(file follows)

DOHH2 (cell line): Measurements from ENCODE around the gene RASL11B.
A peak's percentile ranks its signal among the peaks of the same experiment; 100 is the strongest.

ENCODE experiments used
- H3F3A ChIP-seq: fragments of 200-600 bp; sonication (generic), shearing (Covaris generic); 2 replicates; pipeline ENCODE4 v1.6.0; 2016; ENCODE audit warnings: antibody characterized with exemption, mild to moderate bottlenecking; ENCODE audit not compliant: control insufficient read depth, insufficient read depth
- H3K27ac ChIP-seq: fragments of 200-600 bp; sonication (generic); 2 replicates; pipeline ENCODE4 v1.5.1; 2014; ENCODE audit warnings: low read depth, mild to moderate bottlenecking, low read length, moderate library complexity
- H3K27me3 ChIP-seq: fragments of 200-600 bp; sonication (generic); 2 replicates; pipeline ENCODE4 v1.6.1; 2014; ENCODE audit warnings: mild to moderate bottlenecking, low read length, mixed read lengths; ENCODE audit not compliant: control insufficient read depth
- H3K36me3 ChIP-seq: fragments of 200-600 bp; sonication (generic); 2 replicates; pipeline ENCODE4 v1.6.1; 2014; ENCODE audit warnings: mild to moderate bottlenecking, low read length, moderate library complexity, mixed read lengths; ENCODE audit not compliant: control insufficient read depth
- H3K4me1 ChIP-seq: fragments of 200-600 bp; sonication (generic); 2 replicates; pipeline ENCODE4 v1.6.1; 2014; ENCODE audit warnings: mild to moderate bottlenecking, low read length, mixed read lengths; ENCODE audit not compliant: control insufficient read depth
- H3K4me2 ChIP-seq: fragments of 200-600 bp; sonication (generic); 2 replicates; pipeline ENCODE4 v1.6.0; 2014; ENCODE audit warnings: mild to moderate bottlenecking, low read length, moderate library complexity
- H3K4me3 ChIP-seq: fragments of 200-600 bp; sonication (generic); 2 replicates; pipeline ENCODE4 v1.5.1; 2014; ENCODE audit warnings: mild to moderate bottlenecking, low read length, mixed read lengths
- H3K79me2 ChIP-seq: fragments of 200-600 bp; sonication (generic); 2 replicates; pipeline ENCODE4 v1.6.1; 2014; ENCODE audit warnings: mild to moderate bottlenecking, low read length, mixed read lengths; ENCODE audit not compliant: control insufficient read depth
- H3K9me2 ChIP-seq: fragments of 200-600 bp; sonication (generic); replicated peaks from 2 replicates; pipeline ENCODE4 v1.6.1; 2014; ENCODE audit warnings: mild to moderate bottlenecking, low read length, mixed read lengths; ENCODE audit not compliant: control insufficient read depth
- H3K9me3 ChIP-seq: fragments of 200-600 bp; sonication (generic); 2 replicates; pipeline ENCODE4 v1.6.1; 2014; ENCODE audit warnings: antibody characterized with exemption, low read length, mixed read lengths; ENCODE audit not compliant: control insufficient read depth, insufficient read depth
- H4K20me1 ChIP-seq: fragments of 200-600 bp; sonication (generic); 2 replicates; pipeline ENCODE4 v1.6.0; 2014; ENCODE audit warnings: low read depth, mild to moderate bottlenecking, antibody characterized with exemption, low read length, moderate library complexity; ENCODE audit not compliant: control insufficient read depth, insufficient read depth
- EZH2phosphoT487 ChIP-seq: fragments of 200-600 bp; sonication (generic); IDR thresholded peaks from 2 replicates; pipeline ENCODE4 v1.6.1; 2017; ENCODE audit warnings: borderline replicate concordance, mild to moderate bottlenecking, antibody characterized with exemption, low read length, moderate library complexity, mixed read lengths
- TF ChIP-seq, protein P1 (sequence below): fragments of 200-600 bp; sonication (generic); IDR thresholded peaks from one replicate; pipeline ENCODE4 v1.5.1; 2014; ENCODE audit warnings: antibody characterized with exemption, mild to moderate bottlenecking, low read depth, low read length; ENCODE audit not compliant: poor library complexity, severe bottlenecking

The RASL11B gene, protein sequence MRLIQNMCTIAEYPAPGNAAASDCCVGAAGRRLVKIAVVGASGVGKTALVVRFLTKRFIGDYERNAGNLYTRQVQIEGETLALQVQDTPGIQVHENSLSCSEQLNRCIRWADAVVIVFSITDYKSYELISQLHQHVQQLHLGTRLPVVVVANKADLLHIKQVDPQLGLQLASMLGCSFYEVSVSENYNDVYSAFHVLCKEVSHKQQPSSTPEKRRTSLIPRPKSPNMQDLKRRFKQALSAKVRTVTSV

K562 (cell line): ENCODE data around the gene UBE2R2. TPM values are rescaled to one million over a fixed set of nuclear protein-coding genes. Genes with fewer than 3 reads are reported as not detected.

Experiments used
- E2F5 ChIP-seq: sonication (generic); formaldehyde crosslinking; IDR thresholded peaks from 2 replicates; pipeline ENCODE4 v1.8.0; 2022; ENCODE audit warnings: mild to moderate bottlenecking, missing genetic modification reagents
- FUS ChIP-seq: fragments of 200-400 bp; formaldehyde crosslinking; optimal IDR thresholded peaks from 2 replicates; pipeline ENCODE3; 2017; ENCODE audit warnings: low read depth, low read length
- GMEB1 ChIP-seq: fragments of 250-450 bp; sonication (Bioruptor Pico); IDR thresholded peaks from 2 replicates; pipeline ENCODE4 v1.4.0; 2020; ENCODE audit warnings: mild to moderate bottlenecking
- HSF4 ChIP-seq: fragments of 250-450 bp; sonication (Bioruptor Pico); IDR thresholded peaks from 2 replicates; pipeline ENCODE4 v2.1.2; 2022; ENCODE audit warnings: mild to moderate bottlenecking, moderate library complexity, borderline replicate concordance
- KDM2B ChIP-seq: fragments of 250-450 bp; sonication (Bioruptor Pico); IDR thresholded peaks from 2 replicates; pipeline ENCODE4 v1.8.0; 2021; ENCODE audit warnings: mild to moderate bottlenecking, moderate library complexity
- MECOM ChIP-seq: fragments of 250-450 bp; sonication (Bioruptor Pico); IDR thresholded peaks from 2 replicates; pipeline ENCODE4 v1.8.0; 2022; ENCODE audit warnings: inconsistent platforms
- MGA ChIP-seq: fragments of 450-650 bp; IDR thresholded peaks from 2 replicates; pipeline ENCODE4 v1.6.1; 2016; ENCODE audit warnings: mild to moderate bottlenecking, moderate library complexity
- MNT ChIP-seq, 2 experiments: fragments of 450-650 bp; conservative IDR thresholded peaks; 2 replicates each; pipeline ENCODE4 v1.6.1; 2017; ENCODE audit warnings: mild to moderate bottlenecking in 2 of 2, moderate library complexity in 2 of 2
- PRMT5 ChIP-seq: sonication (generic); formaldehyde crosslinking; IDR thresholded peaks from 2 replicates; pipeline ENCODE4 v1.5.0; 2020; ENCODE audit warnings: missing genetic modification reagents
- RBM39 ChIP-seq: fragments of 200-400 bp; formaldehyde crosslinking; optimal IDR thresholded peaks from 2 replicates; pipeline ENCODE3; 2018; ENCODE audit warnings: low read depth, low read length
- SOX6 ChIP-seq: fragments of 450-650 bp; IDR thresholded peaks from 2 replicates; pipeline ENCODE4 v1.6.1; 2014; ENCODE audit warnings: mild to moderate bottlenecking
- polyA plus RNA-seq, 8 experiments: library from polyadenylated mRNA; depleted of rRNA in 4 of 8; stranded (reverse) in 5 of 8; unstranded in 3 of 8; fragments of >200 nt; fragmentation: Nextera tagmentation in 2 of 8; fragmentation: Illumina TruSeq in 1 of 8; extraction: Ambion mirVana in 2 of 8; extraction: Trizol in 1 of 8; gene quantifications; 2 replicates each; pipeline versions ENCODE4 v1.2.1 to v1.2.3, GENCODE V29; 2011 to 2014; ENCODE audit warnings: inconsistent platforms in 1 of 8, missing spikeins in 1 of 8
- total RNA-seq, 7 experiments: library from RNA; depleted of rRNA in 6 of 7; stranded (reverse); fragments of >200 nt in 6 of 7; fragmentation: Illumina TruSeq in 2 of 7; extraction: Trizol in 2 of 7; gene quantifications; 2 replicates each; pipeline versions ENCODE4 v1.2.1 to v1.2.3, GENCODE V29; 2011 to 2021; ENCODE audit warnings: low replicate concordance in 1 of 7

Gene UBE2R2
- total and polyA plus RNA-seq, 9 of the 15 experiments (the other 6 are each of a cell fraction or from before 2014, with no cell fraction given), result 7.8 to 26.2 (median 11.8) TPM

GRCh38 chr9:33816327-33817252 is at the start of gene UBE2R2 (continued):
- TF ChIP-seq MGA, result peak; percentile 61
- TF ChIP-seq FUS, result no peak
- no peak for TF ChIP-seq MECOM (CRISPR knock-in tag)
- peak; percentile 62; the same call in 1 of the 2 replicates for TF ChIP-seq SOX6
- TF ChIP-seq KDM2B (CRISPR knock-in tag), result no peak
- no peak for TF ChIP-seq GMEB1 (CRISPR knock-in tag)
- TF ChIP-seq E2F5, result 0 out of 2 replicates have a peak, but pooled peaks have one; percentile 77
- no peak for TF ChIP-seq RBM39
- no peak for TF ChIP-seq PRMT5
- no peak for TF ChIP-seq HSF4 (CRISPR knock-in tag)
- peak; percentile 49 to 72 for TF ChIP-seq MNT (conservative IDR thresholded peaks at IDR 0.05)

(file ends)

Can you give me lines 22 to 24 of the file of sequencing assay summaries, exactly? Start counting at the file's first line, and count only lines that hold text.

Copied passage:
- GMEB1 ChIP-seq: fragments of 250-450 bp; sonication (Bioruptor Pico); IDR thresholded peaks from 2 replicates; pipeline ENCODE4 v1.4.0; 2020; ENCODE audit warnings: mild to moderate bottlenecking
- HSF4 ChIP-seq: fragments of 250-450 bp; sonication (Bioruptor Pico); IDR thresholded peaks from 2 replicates; pipeline ENCODE4 v2.1.2; 2022; ENCODE audit warnings: mild to moderate bottlenecking, moderate library complexity, borderline replicate concordance
- KDM2B ChIP-seq: fragments of 250-450 bp; sonication (Bioruptor Pico); IDR thresholded peaks from 2 replicates; pipeline ENCODE4 v1.8.0; 2021; ENCODE audit warnings: mild to moderate bottlenecking, moderate library complexity